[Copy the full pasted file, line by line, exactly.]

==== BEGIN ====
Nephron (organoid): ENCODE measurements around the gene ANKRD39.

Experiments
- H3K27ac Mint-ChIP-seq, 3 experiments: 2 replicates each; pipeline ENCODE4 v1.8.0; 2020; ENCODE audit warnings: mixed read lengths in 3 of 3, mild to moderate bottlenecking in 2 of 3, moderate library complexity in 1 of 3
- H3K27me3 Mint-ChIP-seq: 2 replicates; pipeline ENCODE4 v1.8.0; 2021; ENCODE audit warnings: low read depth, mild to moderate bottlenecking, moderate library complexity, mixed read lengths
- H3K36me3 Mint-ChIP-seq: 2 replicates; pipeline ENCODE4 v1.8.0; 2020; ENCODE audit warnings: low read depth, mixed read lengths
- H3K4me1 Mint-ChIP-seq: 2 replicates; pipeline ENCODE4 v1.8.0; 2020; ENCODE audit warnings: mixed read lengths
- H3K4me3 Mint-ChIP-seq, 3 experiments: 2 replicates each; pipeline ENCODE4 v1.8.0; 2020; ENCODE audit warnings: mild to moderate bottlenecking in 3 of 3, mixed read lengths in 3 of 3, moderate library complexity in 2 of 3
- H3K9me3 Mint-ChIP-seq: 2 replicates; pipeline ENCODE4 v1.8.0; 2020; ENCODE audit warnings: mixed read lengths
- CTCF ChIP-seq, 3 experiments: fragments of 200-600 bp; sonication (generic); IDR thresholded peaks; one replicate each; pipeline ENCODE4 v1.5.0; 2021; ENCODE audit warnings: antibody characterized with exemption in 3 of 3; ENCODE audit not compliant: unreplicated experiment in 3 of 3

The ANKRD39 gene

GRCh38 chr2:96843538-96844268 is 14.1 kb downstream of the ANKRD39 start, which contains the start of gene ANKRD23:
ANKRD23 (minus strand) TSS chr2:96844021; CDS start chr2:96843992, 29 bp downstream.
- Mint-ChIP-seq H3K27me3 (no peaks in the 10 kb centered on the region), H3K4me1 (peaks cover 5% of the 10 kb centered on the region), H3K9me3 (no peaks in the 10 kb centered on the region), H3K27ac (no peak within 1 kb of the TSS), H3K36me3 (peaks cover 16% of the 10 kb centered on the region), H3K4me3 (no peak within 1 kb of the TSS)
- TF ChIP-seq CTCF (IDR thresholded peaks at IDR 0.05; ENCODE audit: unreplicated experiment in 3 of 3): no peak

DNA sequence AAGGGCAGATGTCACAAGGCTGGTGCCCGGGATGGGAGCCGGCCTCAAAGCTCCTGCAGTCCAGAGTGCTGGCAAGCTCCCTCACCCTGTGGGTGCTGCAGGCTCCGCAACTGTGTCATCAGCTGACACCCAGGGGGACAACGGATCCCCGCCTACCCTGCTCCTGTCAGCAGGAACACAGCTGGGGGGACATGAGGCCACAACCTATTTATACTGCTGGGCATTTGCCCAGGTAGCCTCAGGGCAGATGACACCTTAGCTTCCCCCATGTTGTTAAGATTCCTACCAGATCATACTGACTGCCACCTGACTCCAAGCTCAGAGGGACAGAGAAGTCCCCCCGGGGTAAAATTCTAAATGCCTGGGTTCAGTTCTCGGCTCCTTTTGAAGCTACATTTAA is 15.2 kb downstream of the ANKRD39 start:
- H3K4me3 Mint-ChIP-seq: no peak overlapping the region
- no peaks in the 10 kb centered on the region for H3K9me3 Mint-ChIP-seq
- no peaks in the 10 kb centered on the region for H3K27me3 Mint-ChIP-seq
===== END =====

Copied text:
Nephron (organoid): ENCODE measurements around the gene ANKRD39.

Experiments
- H3K27ac Mint-ChIP-seq, 3 experiments: 2 replicates each; pipeline ENCODE4 v1.8.0; 2020; ENCODE audit warnings: mixed read lengths in 3 of 3, mild to moderate bottlenecking in 2 of 3, moderate library complexity in 1 of 3
- H3K27me3 Mint-ChIP-seq: 2 replicates; pipeline ENCODE4 v1.8.0; 2021; ENCODE audit warnings: low read depth, mild to moderate bottlenecking, moderate library complexity, mixed read lengths
- H3K36me3 Mint-ChIP-seq: 2 replicates; pipeline ENCODE4 v1.8.0; 2020; ENCODE audit warnings: low read depth, mixed read lengths
- H3K4me1 Mint-ChIP-seq: 2 replicates; pipeline ENCODE4 v1.8.0; 2020; ENCODE audit warnings: mixed read lengths
- H3K4me3 Mint-ChIP-seq, 3 experiments: 2 replicates each; pipeline ENCODE4 v1.8.0; 2020; ENCODE audit warnings: mild to moderate bottlenecking in 3 of 3, mixed read lengths in 3 of 3, moderate library complexity in 2 of 3
- H3K9me3 Mint-ChIP-seq: 2 replicates; pipeline ENCODE4 v1.8.0; 2020; ENCODE audit warnings: mixed read lengths
- CTCF ChIP-seq, 3 experiments: fragments of 200-600 bp; sonication (generic); IDR thresholded peaks; one replicate each; pipeline ENCODE4 v1.5.0; 2021; ENCODE audit warnings: antibody characterized with exemption in 3 of 3; ENCODE audit not compliant: unreplicated experiment in 3 of 3

The ANKRD39 gene

GRCh38 chr2:96843538-96844268 is 14.1 kb downstream of the ANKRD39 start, which contains the start of gene ANKRD23:
ANKRD23 (minus strand) TSS chr2:96844021; CDS start chr2:96843992, 29 bp downstream.
- Mint-ChIP-seq H3K27me3 (no peaks in the 10 kb centered on the region), H3K4me1 (peaks cover 5% of the 10 kb centered on the region), H3K9me3 (no peaks in the 10 kb centered on the region), H3K27ac (no peak within 1 kb of the TSS), H3K36me3 (peaks cover 16% of the 10 kb centered on the region), H3K4me3 (no peak within 1 kb of the TSS)
- TF ChIP-seq CTCF (IDR thresholded peaks at IDR 0.05; ENCODE audit: unreplicated experiment in 3 of 3): no peak

DNA sequence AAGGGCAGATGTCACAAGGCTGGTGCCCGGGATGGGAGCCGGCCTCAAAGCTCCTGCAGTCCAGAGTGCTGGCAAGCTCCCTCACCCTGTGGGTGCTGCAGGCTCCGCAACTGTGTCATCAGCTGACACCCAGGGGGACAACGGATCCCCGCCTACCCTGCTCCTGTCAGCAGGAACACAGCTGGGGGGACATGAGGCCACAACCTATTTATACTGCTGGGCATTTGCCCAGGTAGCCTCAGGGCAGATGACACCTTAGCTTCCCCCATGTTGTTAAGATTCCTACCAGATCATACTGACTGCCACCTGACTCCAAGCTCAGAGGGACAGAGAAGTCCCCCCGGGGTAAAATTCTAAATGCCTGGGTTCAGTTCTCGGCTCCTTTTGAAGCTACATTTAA is 15.2 kb downstream of the ANKRD39 start:
- H3K4me3 Mint-ChIP-seq: no peak overlapping the region
- no peaks in the 10 kb centered on the region for H3K9me3 Mint-ChIP-seq
- no peaks in the 10 kb centered on the region for H3K27me3 Mint-ChIP-seq